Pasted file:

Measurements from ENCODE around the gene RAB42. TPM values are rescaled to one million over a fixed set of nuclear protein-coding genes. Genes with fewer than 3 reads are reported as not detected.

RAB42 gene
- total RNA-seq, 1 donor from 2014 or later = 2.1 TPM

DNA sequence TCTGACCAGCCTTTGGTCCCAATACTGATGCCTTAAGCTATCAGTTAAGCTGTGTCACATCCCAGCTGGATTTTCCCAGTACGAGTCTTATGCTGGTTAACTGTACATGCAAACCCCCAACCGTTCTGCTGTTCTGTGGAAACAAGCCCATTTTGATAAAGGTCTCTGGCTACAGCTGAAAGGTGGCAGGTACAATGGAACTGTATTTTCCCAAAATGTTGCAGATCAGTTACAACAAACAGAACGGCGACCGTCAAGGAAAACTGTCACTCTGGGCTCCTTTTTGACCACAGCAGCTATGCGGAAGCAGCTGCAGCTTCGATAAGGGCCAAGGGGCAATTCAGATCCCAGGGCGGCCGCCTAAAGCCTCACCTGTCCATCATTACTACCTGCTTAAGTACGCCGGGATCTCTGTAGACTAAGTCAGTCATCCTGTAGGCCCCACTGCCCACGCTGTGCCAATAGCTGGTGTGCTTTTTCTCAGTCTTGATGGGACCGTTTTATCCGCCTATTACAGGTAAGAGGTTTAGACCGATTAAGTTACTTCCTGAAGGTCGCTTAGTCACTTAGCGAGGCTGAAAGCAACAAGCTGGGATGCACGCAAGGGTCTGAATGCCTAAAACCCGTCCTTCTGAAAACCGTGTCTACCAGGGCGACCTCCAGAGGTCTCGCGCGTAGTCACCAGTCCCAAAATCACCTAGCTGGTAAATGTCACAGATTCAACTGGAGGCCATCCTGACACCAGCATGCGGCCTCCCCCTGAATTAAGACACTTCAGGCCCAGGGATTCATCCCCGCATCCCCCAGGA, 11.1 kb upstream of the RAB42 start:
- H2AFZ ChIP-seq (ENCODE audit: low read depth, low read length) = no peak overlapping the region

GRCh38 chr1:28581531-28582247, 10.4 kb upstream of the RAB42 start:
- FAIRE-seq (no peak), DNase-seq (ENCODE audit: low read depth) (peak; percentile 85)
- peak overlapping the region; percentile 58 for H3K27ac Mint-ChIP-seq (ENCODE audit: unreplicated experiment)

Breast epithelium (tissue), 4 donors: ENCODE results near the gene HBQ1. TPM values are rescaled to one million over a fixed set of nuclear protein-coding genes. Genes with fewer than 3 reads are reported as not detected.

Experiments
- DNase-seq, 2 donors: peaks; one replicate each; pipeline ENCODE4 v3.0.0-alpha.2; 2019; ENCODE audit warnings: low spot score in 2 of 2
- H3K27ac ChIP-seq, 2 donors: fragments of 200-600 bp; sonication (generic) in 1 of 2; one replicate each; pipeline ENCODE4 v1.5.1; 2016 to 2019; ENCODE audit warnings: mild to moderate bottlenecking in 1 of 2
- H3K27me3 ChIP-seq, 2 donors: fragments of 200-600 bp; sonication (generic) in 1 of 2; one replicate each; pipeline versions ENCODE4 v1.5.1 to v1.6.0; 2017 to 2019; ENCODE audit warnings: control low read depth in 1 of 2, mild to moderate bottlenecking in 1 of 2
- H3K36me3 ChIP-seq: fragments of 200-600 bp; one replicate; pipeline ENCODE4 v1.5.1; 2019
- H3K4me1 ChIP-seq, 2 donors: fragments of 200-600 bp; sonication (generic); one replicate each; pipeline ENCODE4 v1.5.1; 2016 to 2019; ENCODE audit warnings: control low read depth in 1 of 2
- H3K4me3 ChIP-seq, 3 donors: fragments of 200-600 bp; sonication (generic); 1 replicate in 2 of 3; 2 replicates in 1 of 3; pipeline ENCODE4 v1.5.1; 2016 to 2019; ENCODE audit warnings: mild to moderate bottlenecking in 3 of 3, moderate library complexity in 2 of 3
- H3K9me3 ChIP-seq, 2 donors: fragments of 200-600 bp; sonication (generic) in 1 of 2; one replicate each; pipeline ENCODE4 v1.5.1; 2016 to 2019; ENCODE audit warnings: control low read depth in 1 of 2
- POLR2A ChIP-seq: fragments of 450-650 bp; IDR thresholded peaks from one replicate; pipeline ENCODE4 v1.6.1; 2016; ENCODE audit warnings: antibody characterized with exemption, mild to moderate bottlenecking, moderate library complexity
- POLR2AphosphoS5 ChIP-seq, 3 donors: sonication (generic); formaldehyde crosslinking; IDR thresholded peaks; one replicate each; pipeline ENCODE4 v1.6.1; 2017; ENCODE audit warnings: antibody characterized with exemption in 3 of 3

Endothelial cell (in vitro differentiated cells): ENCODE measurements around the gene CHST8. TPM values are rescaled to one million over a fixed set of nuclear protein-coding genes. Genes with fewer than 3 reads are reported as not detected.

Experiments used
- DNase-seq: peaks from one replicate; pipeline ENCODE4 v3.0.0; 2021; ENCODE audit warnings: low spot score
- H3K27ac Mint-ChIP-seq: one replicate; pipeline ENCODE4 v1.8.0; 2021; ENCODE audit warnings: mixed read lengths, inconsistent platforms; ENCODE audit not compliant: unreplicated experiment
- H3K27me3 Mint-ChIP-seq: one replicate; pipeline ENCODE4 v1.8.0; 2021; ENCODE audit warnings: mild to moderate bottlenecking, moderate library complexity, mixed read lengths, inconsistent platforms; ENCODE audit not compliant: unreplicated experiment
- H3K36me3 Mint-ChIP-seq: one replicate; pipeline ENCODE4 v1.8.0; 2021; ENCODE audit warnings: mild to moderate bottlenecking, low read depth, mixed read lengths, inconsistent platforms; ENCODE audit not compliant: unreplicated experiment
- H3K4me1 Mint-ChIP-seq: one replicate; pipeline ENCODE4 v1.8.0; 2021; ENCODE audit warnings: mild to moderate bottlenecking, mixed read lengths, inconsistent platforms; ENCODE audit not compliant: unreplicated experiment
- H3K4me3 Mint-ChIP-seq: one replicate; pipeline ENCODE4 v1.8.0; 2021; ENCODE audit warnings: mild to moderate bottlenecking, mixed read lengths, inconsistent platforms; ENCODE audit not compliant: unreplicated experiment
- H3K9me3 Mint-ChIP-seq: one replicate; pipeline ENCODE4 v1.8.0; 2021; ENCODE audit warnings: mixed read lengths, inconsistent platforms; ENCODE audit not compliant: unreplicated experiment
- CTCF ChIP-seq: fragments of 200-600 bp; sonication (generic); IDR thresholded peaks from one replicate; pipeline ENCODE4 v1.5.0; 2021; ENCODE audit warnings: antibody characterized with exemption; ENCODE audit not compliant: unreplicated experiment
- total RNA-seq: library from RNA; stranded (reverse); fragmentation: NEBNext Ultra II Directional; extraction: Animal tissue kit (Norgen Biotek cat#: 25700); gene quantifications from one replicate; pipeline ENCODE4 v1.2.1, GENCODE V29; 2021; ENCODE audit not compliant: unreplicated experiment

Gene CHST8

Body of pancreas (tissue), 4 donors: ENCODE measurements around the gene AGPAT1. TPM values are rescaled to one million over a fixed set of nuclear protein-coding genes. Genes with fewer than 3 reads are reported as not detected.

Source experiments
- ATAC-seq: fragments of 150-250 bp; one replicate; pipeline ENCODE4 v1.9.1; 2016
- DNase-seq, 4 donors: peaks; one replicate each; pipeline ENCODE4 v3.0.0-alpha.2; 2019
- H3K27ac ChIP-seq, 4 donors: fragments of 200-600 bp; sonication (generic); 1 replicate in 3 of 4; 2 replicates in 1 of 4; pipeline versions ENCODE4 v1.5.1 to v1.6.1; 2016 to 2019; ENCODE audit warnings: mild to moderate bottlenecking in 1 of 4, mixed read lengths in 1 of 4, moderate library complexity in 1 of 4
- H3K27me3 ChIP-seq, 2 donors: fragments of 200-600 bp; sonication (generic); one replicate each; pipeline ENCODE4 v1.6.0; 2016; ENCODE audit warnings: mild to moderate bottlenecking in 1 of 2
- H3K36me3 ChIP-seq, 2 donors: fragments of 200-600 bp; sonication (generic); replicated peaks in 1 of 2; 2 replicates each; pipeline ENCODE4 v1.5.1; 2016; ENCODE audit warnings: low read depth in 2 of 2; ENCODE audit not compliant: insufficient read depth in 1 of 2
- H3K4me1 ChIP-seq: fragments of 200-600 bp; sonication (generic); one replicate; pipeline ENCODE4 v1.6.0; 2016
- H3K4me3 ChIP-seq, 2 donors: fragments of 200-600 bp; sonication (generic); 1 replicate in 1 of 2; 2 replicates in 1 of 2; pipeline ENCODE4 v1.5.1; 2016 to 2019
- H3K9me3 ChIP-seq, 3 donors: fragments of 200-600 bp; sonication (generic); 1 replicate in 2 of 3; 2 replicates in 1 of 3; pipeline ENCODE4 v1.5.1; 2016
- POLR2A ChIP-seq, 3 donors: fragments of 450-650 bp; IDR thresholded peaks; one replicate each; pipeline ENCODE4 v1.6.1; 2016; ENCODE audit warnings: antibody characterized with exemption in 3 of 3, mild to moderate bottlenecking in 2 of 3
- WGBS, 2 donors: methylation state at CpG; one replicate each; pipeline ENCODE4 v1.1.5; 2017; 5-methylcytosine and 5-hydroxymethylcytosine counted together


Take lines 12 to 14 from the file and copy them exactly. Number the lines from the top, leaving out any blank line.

- H3K27ac ChIP-seq, 2 donors: fragments of 200-600 bp; sonication (generic) in 1 of 2; one replicate each; pipeline ENCODE4 v1.5.1; 2016 to 2019; ENCODE audit warnings: mild to moderate bottlenecking in 1 of 2
- H3K27me3 ChIP-seq, 2 donors: fragments of 200-600 bp; sonication (generic) in 1 of 2; one replicate each; pipeline versions ENCODE4 v1.5.1 to v1.6.0; 2017 to 2019; ENCODE audit warnings: control low read depth in 1 of 2, mild to moderate bottlenecking in 1 of 2
- H3K36me3 ChIP-seq: fragments of 200-600 bp; one replicate; pipeline ENCODE4 v1.5.1; 2019